Johmann’s brief analysis

My correspondent Kurt Johmann asked me to say something about ‘A Brief Analysis of Christianity’, a section within his book A Soliton and its owned Bions (Awareness and Mind) which subtitle reads ‘These Intelligent Particles are how we Survive Death’.

As to the origins of Christianity, Johmann relies heavily on Joseph Atwill’s 2006 Caesar’s Messiah: The Roman Conspiracy to Invent Jesus. I don’t claim to have read Caesar’s Messiah, but the book has become so popular that Wikipedia has an article about it. In the last couple of years I’ve seen mentions to Atwill’s book in white nationalist forums as if it was a great discovery on the origins of Christianity.

As can be gathered from the book reviewers, Atwill tries to persuade the reader that the New Testament was written under the direction of 1st-century Roman whites. Those who know the new masthead of this site, Evropa Soberana’s essay on Rome and Judea, will find it strange that Atwill would not blame the Jews for creating Christianity. He blames an emperor of the Flavian dynasty.

A Roman fraud written by a Jewish traitor in the emperor’s pay? Really? Are we to believe that the Aryan Romans really cared about the primitive literature of distant Semites enough to go through the trouble of using the Septuagint to elaborate the New Testament, with fake Pauline and non-Pauline epistles, numinous gospel narratives and even a book of revelation that craves for a New Jerusalem right after the emperors destroyed Old Jerusalem? Is this credible taking into account that this John of Patmos was so anti-pagan that in the final book of the Bible he introduced the idea of eternal torment for non-Judeo-Christians in a lake of fire?

As can be seen in the recent entries of this site, our working hypothesis is that the authors of the New Testament were either non-Aryan Judaized gentiles or, like this John of Patmos, Hellenised Jews whose hatred for white Rome was infinite.

Also, Atwill’s assertion that Jesus was a totally a fictional character is only a possibility. I am open to such possibility, as can be seen in this article by Joseph Hoffmann. However, another possibility is that a historical Yeshua existed and a lot of literary fiction was later added onto an original, bare, all too human story that is now lost forever (e.g., what Soberana speculates about the historical Jesus in his essay).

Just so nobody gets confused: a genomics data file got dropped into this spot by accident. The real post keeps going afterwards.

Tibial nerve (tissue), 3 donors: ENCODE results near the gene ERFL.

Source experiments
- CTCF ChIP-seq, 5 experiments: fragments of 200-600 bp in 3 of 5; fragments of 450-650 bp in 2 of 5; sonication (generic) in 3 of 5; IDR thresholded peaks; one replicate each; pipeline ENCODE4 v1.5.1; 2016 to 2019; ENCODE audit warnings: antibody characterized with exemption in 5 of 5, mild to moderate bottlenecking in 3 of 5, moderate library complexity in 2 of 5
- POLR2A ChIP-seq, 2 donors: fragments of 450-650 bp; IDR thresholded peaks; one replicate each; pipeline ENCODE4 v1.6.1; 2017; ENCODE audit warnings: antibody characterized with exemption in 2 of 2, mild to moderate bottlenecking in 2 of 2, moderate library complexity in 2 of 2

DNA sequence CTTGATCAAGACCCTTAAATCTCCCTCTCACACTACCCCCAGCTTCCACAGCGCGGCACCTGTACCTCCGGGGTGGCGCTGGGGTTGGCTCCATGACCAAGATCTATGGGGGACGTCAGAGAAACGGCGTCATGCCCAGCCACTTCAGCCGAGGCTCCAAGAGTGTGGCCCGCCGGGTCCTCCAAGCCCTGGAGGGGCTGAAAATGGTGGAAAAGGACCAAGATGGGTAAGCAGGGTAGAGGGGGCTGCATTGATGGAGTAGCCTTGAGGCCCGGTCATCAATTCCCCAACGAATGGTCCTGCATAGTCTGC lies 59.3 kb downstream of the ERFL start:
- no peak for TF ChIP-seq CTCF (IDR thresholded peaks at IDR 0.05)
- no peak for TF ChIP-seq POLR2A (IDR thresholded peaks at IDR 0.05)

Johmann writes: ‘Although Christianity was originally contrived and constructed [by Romans] to domesticate the recently conquered population of Judea…’ According to our recent quotations of Nietzsche in this blog it looks the other way: Christianity was originally contrived and constructed by Jews to domesticate those who recently had conquered their population of Judea.

In his brief analysis of Christianity’ Johmann also wrote:

Instead of having to accept the reality model of Christianity or of any other religion to have a good afterlife, the reality model presented in this book says that what one consciously believes about the afterlife during one’s physically embodied life has no substantial effect on what one’s afterlife experiences will be, during what will be an afterlife measured in years or many years (not Christianity’s eternity) before one reincarnates, most likely reincarnating as a human again.

Regarding Christianity’s position on sexual matters, Christianity has a long history of being hostile to sex for any purpose other than the production of children. Thus, given this emphasis on having children, Christianity, in general, has a history of being against birth control, abortion, infanticide, and homosexuality. The reason Christianity has these attitudes is because Christianity wants its current believers to have many children…

The first paragraph postulates the existence of reincarnation.

In the late 1980s and early 1990s I was heavily involved in the field of parapsychology and even published my stuff in the journal of the Society for Psychical Research. I am pretty familiar with the literature arguing for evidence of reincarnation, for example the work of Ian Stevenson. With time, after meeting in person the main intellectuals of a sceptic organization, subscribing their journal, and purchasing many books published by Prometheus Books, I became sceptical of such claims, including reincarnation.

In a blog post I cannot narrate the spiritual odyssey from my credulity in such phenomena to my apostasy: I would need a whole autobiographical book recounting my inner experiences from December 1978 to May 1995. Suffice it to say that I am familiar with the work of Sue Blackmore. Sue has written a lot about out-of-body experiences, that Johmann mentions elsewhere in his book. She says such experiences may have a more prosaic, parsimonious explanation than the paranormal one (incidentally, in a Seattle café I sat with Sue and other attendees during one of the sceptical conferences that we all attended).

As to the second paragraph by Johmann cited above, not only Christianity has been hostile to sex for any purpose other than the production of children. Other cultures and religions, even the Nazis, had a history against Aryan birth control, abortion, infanticide, and homosexuality.

This said, I basically agree with the last paragraph against Christianity in Johmann’s text: that prayer is silly because, as Johmann put it, ‘is only “heard” by one’s own unconscious’, and that trying to solve our problems with prayer, begging the god of the Jews to help us, only forfeits our duty of hard, Aryan work in the real world.

Julian, 26

Julian presiding at a conference of Sectarians
(Edward Armitage, 1875)